Back in October, I tried to start an Oscar-campaign for Ashley Judd, I wrote this piece and sent it to several blogs but it was completely ignored (to be fair, my not-so-perfect English could have had something to do with it). She was truly magnificent in Helen but in the end, she couldn't even get on the map. Too bad, hopefully the next time she delivers a brilliant performance l, the Academy will take notice...finally. Until then, she has an ABC-drama series (Missing), a promising family drama (Dolphin Tale) and a quirky little indie (Flypaper).
FOR YOUR CONSIDERATION : ASHLEY JUDD IN HELEN
There is a lot you can say about Ashley Judd’s film career. A lot of good. A lot of bad. Sure, she has never been a huge Box Office draw, her only solo hit was ’Double Jeopardy’, a film originally intended for Jodie Foster. Sure she has made some bad movies, sure she never made a universally praised one with the exception of her breakthrough, ’Ruby in Paradise’. All true. But there is one thing, people still seem to forget : Ashley Judd is nonetheless, a GREAT actress. From time to time, she delivers such strong performances, that one has to wonder : where is all the recognition ?
In 1993, she started her career with ’Ruby in Paradise’, a wonderful little indie film that won over critics and instantly put the stunning actress on the map. Although there was considerable Oscar-talk about her performance at the time, the film proved to be too small and too inde, in the end, so Judd had to settle with an Independent Spirit Award for Best Female Lead – still an impressive achievement for a rookie. The film also went on to win the Grand Jury Prize at Sundance.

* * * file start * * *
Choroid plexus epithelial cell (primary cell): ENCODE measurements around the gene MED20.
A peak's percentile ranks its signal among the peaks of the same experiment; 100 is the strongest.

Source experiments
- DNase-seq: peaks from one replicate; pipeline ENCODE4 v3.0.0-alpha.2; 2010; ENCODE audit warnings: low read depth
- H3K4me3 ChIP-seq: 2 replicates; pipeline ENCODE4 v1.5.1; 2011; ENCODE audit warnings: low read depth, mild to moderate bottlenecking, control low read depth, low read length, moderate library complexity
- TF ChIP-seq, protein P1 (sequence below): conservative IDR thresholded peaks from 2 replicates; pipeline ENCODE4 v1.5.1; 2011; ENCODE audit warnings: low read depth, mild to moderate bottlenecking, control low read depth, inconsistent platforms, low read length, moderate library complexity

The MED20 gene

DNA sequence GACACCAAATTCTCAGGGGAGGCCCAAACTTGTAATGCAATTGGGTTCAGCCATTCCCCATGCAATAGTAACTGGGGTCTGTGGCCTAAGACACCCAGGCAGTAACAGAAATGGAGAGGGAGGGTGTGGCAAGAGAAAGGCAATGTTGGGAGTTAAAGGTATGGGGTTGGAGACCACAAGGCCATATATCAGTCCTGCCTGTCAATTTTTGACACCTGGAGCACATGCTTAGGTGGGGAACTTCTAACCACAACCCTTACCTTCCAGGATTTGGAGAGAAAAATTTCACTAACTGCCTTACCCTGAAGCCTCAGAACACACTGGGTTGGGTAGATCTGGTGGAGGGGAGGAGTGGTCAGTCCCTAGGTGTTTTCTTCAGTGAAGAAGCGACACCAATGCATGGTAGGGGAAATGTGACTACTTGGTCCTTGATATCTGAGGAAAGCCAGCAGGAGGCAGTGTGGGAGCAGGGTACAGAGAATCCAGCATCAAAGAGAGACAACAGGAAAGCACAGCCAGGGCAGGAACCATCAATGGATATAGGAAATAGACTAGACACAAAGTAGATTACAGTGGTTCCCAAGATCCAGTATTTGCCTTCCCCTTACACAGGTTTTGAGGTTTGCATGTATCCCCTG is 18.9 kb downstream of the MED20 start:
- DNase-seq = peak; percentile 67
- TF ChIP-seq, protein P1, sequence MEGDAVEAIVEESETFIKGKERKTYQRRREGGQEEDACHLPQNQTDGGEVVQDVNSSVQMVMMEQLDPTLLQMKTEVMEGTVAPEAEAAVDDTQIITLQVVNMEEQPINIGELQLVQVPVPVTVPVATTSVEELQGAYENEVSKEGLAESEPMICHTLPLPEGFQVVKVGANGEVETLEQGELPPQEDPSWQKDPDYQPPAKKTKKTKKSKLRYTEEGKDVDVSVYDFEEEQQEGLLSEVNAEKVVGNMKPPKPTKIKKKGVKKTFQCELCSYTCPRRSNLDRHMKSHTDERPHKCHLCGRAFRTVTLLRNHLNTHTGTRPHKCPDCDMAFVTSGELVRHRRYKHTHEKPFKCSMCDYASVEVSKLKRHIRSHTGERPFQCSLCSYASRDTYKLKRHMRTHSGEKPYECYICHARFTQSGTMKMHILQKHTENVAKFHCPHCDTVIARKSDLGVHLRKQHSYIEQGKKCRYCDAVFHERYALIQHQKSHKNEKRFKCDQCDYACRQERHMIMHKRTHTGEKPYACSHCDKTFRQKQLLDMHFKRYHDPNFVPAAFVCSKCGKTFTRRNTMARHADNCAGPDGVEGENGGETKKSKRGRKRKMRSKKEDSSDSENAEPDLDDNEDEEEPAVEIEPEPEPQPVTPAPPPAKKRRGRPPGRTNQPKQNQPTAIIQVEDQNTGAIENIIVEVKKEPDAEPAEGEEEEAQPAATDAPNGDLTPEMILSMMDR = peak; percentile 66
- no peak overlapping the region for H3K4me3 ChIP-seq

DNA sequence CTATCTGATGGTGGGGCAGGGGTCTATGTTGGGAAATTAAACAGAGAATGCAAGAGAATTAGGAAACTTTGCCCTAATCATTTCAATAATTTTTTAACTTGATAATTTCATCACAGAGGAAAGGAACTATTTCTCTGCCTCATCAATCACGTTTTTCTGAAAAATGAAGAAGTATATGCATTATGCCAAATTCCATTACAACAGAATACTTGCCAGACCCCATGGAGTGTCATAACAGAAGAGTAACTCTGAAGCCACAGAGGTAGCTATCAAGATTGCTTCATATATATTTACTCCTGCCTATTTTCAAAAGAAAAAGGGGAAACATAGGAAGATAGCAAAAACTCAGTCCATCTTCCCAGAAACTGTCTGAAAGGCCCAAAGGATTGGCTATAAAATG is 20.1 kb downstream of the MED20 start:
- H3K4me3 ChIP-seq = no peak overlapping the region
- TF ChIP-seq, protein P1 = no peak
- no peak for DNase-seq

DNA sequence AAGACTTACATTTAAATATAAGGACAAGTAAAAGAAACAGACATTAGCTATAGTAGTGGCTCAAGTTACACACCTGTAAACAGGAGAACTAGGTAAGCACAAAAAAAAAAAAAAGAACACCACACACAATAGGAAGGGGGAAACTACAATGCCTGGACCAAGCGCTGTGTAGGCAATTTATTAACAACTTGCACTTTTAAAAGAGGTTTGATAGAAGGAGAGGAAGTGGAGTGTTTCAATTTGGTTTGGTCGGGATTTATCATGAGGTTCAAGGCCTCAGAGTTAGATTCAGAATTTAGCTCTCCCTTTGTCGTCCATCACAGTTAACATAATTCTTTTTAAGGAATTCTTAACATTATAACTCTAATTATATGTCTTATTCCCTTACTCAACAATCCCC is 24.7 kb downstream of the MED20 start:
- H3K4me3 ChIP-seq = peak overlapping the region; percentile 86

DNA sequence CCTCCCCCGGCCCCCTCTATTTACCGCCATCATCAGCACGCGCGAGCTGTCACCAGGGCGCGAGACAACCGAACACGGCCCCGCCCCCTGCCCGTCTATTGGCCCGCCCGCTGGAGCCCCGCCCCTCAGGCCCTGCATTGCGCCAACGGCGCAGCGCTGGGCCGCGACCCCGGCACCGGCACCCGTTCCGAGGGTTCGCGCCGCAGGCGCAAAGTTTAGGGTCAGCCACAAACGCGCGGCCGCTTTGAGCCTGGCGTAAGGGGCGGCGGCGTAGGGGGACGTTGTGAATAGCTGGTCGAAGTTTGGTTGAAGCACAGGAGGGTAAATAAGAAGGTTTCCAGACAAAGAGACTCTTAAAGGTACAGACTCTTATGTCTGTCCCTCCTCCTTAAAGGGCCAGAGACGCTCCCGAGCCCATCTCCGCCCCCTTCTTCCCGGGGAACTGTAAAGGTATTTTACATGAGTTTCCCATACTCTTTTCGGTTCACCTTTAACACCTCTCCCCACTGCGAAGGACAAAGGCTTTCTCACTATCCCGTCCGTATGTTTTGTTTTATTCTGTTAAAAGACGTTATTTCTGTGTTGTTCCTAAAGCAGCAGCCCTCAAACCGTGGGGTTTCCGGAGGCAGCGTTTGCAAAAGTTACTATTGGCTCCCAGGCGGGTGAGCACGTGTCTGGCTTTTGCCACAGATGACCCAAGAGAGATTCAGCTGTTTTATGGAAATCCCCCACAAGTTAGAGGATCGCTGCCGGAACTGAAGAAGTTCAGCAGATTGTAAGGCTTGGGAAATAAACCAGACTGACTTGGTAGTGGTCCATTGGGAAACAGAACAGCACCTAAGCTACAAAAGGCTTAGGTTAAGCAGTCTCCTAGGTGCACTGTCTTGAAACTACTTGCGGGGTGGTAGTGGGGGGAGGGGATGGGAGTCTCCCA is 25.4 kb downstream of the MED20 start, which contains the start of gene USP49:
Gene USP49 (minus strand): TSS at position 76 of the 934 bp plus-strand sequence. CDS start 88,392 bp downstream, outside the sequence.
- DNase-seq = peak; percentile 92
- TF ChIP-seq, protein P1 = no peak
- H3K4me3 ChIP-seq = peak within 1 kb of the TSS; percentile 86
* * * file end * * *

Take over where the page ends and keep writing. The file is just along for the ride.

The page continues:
In 1996, she went for the iconic role of Marilyn Monroe, although that’s not exactly correct. She played Norma Jean Dougherty, the pre-Hollywood Marilyn Monroe. It was a TV-project titled ’Norma Jean & Marilyn’, it wasn’t the best-received one for sure, but the two lead swere critically acclaimed, and Judd once again found herself on prestigious shortlists. She was nominated for an Emmy and a Golden Globe.
Then came a small detour, when she suddenly started accepting leads in crime-thrillers, seriously risking typecasting. Although Kiss the girls and Double Jeopardy were financial hits and even High Crimes pulled in respectable, though unspectacular numbers, the critics were not convinced. Judd gave it another try with Twisted, but its overwhelmingly negative reception seemingly convinced her to give up the genre.
In 2002, she was the part of the stunning ensemble cast of ’Divine Secrets of the Ya-Ya Sisterhood’. Although the film once again didn’t meet universal critical praise, the audience embraced it, and Judd’s performance was often mentioned as the best part of the movie. And it was, she showed incredible range in the role of a bitter Southern Belle. Her turn was truly memorable and indeed the best thing about the whole project. Although the Phoenix Film Critics Society was smart enough to nominate her in their best supporting actress category, otherwise this greatly underrated performance was left off the Awards-shortlists.
In 2004, she accepted the part of Linda Porter in the Cole Porter-biopic, simply titled ’De-Lovely’. The film once again received lukewarm reception, and Judd’s understated performance was only recognized by the Hollywood Foreign Press Association, who awarded the actress her second Golden Globe nomination.
In 2006, she did what a lot of people had been waiting for a long time : she returned to her roots. ’Come Early Morning’ was exactly the kind of little indie that put her on the map in the first place, and once again helped her prove the point, that she is indeed a serious, and even more, a seriously great actress. Reviews were kind to the film, and Judd herself received several raves. Once again she showed unexpected depth and range. Once again, nobody cared.